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by PopMatters Staff

6 Jul 2009

CéU
Vagarosa
(Six Degrees)
Releasing: 7 July 2009 (US/UK)

SONG LIST
01. Sobre o Amor e Seu Trabalho Silencioso
02. Cangote
03. Comadi
04. Bubuia
05. Nascente
06. Grains de Beauté
07. Vira Lata - Luíz Melodia
08. Papa
09. Ponteiro
10. Cordão da Insônia
11. Rosa Menina Rosa
12. Sonâmbulo
13. Espaçonave

CéU
“Bubuia” [MP3]
     

by Chris Barsanti

6 Jul 2009

A crook-eyed and foppish jerks of jerks, Asterios Polyp is the guy at the university parties whom everybody hates but still self-consciously sidles near to just so they can hear what he’s saying—even if it’ll make them sick the rest of the night. Daredevil and Batman: Year One artist David Mazzucchelli does the amazing in this, his first graphic novel, in not only basing an entire work around such an unctuous creation but actually making him something of a real human being whom one can envision caring about. The result is one of the smartest and most rewarding graphic novels of the year to date.

At the start of Asterios Polyp, we can see that the titular titan of academia has fallen to great depths. On the night of his fiftieth birthday he was lazing about his apartment watching porn in a disheveled manner, right before the whole place went up in flames. Not long before he’d been a guy to be reckoned with, a renowned professor of architecture whose ideas were so uncompromising that he was called (with some envy) a “paper architect”—meaning none of his buildings had ever actually been constructed. One randomly-chosen bus ticket out of town and the novel turns into a series of flashbacks by which we see not only the rigorously applied mechanisms by which Asterios turned himself into such a preening ass of arrogance but the stages of his bona fide romance with a quiet beauty of a sculptor, Hana, who just finally couldn’t take it anymore.

Mazzucchelli fiddles enjoyably with his storylines throughout here, stirring in dream sequences and breezy asides on Platonic logic and the history of architecture. For all the lashings of satire leveled at the pretentious realms of theoretical disciplines, where an unbuilt building is a sign of an architect’s enviable purity, Mazzuccheli evinces a sharp and well-calibrated intellect, seeding his dialogue with the kind of worn-in literacy that such a work requires. The motley gang of supporting characters (particularly those in the nameless small town Asterios holes up in to take stock of his life) hold up strong against the gale-force wind of Asterios’ hawk-like visage and smirking glare. Unfortunately, a secondary device of the author’s which toys with the idea of a shadow brother to Asterios (also functioning as the narrator) plays less well.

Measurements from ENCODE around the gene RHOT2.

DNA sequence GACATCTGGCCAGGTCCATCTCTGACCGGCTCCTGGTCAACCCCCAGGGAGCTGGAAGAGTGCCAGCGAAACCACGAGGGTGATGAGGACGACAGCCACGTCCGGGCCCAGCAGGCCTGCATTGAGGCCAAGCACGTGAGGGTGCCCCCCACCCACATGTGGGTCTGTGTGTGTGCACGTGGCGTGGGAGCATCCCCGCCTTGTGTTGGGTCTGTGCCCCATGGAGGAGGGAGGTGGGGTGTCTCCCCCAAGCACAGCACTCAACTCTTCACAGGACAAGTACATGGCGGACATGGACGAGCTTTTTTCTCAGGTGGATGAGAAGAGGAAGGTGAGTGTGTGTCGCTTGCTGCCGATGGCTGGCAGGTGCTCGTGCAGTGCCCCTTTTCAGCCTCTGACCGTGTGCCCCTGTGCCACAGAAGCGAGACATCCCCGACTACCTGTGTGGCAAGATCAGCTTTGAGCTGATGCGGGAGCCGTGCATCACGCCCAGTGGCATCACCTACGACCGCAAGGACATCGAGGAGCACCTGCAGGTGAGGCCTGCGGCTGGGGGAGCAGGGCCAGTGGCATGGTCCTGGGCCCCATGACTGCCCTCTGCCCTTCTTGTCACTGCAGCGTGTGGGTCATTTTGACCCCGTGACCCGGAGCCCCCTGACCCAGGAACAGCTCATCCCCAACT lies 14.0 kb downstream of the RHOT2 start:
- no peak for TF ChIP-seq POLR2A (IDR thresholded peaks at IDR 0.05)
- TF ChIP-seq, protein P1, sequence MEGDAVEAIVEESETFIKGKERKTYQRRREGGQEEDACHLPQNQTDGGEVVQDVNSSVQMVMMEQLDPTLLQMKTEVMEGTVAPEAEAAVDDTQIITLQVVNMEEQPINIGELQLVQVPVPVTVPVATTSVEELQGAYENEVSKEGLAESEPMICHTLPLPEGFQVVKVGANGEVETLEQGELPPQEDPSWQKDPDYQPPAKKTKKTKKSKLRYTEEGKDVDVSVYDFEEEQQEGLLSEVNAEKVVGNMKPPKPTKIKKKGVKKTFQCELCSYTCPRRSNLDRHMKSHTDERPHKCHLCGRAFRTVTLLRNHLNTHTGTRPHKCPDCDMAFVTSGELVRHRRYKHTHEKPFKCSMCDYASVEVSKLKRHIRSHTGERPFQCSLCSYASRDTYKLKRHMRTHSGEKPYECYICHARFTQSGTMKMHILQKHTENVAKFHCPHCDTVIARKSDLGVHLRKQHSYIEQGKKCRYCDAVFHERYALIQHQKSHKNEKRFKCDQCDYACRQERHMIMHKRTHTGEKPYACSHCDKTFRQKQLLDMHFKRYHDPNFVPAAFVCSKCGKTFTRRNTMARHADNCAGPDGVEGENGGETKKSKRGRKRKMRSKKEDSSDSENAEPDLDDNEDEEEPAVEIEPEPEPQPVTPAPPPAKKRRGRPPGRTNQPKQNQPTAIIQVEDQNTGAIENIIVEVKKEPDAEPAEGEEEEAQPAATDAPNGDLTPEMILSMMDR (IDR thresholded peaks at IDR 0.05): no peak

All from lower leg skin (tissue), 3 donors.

The satire weeds out somewhat as the book whips along, Mazzucchelli’s art a vibrant blur of primary color and strong, simple lines that lends itself better to the heart-palpitating romance of regret that the book eventually becomes. By the end of it all, Asterios seems less a terrible bore than simply that worst and most arrogant part we fear is within each of us—which makes Mazzucchelli’s shock ending all the more wrenching when it comes.

by Zane Austin Grant

6 Jul 2009

At some point in most long-term romantic relationships, couples fall upon the unfortunate question game of ‘would you still love me if…?’  They ask each other questions like:  Would you still love me if I were horribly disfigured in an accident?  Or, would you still love me if I changed my sex?  Only the most faithful of comics couples think to ask, “Would you still love me if I fell into a swamp during a fire, died, and was then regenerated by ‘plant consciousness’, retaining my old memories but identifying more with the plant kingdom than animals? Oh, and instead of flesh, my skeleton would be covered with moss and ferns and swamp stuff?”

Though the possibility of this transformation seems many worlds away, somehow readers of Swamp Thing suspend disbelief.  In addition to buying into this narrative of a man reborn as a plant, we began to agree that such a swamp thing would have a semi-traditional courtship with a human.  Of course, to just let that relationship run its course without the meddling of traditional authorities would be too unrealistic.  The year 1986 just wasn’t ready for a sentient plant and human romance, and in issues #47-53 Abby Holland’s relationship with Swamp Thing was put on trial as a “crime against nature”, mirroring controversy over the real U.S. Supreme Court’s decision to uphold anti-sodomy laws in Bowers v. Hardwick around the same time. Enraged, Swamp Thing returns the city to a fast-growing wilderness and demands not only Abby’s release, but legal recognition of their relationship.  Some city-dwellers revel in the bounty of the new jungle city, but the state wants to reassert its authority. 

Falling in love with someone who is deemed unfit by society to be your partner has been a common literary theme since time immemorial.  From Shakespeare to Stendhal, it’s a trope in which we love to engage.  The addition of modernity versus nature, or the city versus wilderness, gives rise to a much appreciated King Kong grandeur in the Swamp Thing saga.  The combination of Swamp Thing’s love for Abby and his mixed feelings about humans are manifested in the scale of his transformation of the city.  This panel, from Alan Moore and John Totleben’s Swamp Thing #53 shows the city’s transformation and the growth of the kindly monster’s hubris.